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Statistical assignment: Parental attitude perception in children of working and non-working mothers Statistical analysis: Parental attitude perception in children
1. The full APA reference of this article is:Gürsoy, F., amp. Biçakçi, M. Y. (2007). A comparison of parental attitude perceptions in children of working and nonworking mothers. Social Behavior and Personality, 35 (5), 693-706.
2. The statistical analysis used in the results section of the article were. independent t-test, one way ANOVA, correlation test and chi square test of independence.
3. Examples of statistical analyses in the article.
T-test.
In the article, a t- test performed showed that the working status of the mother was important () in terms of the scores for perceived loving mother attitudes. In this example the t-test is performed to compare whether the working and non-working mothers have significant different average values. The mean of the working mothers was 67.22 and the mean of the non-working mothers was 64.34. The variable being measured is the perceived loving attitude of mothers between children of working and non-working mothers. The research question in this t-test analysis was that. is there a significant difference between the mean of the working mothers and the mean of non-working mothers in the perceived loving mother attitude?
One way ANOVA
One way analysis of variance showed that, based on perceived punishing father, there was a significant interaction between mother’s work status and gender [perceived punishing father: ()]. In this case the test is trying to determine, based on perceived punishing father attitude, whether there are significant difference among the means of the four different groups i.e. male children from working mothers, female children from working mothers, male children from non-working mothers and female children from non-working mothers.
Chi-square test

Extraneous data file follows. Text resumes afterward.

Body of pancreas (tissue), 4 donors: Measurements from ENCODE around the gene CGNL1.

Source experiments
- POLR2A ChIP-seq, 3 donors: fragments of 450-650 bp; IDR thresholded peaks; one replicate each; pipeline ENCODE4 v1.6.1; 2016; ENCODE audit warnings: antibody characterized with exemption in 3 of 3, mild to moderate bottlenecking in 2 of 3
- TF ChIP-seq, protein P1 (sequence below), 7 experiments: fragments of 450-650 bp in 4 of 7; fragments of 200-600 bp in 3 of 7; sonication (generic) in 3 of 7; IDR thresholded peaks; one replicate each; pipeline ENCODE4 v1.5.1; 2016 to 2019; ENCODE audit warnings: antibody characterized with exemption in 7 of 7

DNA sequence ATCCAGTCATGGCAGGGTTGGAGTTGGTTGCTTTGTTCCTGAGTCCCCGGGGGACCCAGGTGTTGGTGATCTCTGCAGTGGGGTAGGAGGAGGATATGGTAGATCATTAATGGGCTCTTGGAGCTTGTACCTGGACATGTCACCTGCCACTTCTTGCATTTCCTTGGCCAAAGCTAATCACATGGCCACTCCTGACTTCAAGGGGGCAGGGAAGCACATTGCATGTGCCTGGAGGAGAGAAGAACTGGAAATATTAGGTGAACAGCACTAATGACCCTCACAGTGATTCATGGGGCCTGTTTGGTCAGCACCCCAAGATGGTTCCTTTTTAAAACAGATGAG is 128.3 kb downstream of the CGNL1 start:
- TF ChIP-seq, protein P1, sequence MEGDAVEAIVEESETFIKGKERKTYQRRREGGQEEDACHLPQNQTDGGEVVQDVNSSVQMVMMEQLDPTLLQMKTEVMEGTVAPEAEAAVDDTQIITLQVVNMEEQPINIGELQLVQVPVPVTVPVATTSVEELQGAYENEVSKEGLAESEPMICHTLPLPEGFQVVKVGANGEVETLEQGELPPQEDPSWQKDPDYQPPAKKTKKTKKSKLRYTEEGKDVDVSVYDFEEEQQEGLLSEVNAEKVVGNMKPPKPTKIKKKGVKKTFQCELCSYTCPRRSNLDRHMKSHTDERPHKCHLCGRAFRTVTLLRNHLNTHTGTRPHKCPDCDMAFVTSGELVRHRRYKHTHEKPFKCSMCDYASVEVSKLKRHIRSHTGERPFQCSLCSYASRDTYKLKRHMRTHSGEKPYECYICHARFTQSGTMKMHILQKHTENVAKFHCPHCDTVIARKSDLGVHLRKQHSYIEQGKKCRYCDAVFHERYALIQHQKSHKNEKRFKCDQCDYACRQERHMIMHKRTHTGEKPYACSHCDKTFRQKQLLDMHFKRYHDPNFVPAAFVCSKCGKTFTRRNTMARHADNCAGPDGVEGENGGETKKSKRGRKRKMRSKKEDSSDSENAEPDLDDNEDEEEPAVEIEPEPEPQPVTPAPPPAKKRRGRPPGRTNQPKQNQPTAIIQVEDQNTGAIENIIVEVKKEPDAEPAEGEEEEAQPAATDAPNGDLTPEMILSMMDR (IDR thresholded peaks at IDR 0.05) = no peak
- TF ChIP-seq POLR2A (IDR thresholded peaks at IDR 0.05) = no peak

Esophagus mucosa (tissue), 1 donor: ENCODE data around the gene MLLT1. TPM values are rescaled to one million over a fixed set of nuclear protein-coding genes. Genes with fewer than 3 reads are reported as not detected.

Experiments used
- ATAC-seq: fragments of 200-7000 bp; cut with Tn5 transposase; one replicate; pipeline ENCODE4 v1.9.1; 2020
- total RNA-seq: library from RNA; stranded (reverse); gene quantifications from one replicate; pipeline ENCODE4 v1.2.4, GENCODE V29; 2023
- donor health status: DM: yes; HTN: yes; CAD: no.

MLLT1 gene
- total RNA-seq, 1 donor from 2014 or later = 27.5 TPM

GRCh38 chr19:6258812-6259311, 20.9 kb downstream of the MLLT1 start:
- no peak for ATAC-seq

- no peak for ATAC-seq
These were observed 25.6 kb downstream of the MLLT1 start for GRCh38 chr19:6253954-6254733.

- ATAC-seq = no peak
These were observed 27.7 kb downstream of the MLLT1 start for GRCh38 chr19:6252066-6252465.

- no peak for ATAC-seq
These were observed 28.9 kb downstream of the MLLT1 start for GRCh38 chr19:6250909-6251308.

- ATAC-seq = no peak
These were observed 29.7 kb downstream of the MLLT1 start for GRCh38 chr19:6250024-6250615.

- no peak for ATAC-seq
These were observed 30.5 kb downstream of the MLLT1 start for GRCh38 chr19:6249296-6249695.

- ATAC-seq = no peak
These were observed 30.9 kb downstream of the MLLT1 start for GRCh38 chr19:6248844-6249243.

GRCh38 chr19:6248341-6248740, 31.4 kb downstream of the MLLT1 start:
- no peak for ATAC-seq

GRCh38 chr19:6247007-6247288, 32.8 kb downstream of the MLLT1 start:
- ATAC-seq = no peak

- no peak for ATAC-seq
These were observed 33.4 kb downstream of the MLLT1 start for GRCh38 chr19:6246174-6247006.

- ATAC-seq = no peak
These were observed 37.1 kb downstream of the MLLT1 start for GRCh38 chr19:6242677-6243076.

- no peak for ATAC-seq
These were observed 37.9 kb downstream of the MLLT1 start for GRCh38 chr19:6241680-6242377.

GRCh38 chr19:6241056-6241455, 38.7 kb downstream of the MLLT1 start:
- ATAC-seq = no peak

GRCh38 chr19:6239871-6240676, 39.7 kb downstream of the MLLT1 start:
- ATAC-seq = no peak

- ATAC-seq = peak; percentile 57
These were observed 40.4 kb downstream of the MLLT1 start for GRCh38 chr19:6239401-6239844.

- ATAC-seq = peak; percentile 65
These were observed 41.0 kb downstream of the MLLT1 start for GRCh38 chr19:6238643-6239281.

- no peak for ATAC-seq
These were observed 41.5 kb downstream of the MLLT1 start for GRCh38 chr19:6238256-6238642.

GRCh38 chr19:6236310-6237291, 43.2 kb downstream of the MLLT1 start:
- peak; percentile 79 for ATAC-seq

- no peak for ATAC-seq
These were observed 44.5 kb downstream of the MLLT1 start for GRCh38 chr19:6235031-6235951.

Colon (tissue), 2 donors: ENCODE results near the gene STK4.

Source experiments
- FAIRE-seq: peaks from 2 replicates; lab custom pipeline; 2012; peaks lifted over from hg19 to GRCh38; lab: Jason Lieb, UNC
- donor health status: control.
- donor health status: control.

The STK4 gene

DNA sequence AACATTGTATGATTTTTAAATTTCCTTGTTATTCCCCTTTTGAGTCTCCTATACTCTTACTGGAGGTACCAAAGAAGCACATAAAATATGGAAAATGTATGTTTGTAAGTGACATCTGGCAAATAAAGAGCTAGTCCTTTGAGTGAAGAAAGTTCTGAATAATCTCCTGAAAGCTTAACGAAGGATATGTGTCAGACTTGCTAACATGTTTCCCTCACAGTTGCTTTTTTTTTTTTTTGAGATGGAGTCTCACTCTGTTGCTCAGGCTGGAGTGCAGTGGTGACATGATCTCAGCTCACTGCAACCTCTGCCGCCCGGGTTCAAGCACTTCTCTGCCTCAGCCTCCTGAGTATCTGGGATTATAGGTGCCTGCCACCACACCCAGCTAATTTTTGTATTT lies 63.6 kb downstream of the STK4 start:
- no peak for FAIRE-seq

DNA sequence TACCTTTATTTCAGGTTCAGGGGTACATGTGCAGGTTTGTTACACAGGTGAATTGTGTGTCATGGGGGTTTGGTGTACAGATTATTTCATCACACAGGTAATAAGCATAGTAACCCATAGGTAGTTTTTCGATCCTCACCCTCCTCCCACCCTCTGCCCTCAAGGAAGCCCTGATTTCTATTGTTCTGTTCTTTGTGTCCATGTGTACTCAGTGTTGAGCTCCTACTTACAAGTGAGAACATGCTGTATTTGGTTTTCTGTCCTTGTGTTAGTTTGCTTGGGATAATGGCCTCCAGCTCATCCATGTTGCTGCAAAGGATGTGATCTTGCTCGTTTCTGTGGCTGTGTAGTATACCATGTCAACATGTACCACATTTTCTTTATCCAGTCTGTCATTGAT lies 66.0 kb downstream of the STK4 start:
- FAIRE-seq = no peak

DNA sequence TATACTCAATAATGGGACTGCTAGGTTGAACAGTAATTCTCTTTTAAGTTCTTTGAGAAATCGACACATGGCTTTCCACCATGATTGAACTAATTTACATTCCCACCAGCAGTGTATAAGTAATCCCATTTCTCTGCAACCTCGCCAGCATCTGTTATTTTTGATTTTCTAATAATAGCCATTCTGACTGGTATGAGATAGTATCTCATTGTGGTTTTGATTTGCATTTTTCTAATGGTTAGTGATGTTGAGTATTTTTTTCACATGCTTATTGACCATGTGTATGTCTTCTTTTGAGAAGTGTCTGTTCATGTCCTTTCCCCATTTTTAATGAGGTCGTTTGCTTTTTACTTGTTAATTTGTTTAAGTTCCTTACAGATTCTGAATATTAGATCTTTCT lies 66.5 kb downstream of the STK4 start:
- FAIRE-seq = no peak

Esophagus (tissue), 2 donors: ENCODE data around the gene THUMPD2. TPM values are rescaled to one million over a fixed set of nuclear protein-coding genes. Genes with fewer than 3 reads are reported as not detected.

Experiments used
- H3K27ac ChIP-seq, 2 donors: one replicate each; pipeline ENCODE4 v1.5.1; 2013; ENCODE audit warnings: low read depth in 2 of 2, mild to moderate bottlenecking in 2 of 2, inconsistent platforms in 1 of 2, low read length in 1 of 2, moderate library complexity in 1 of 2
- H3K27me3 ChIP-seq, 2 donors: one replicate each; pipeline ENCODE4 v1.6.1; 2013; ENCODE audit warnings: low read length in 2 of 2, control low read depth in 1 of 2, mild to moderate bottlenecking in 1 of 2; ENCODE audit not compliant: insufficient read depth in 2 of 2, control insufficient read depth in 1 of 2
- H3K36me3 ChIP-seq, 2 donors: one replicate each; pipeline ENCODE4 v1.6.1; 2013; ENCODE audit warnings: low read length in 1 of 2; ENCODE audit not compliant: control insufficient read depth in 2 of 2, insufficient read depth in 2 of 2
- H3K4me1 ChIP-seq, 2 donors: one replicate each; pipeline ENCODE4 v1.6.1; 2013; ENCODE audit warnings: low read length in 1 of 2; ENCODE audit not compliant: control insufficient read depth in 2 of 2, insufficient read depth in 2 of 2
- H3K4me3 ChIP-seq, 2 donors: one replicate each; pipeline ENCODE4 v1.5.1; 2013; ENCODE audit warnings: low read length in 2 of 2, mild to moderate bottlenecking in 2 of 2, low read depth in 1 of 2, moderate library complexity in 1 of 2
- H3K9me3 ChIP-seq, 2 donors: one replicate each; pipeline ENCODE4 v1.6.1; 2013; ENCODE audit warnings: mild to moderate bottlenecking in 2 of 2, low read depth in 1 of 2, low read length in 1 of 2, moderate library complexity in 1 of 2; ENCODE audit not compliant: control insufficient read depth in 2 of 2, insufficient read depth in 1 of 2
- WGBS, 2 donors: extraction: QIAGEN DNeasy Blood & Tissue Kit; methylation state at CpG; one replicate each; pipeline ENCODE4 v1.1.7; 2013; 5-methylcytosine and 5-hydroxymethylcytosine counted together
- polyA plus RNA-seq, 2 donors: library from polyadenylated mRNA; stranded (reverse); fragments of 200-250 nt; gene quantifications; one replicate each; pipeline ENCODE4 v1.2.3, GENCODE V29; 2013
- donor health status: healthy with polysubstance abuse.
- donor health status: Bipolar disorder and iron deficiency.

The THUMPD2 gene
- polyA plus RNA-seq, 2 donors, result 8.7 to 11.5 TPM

In the article, Chi-square test indicated that the mother’s education was effective in mother’s working status (). In this example, chi-square was used to test whether there was a significant statistical association between the working status of the mother and her education level.
Pearson correlation test
A correlation test was done between perceived loving mother attitude and perceived loving father attitude. The correlation reports was that there was a positive and highly significant relationship between the two variables (r= 0.472, p=.001). The research question. is perceived loving mother attitude and perceived loving father attitude correlated
4. The alpha level for the article is 0.5
5. T-test
The degree of freedom () is 278, the value of the test is
Using, the critical t-value is 3.09. Since the t-value is less than the critical t-value, this test was not significant.
One way ANOVA
The degree of freedom () is 279, the value of the test is
The p-value is 0.010. Since this value is lower than the critical p-value, this test was significant hence the null hypothesis must be rejected.
Chi-square test
The degree of freedom () is 2, the value of the test is
This value gives a p-value of .000. This p-value is lower than the critical p-value hence the null hypothesis which says that the two variables are independent is rejected. This shows that the test was significant.
Pearson correlation test
The degree of freedom is 2, the value of the correlation test r= 0.472.
Comparing the value with the critical value of p=0.001, the test was insignificant.
6. According to the selected test, the working status of the mother () was insignificant in terms of the score for perceived loving mother attitude. In the perceived punishing father attitude, the mother’s working status and gender had a significant interaction (). The article proved that the mother’s working status is significantly associated with her level of education (). Finally, the positive correlation (r=0.472) was not significant enough to suggest a relationship between perceived loving mother and perceived loving father attitudes.
References
Douglas, C. M. amp. George, C. R (2011).Applied statistics and probability for engineers. 5th Ed. New York: John Wiley amp. sons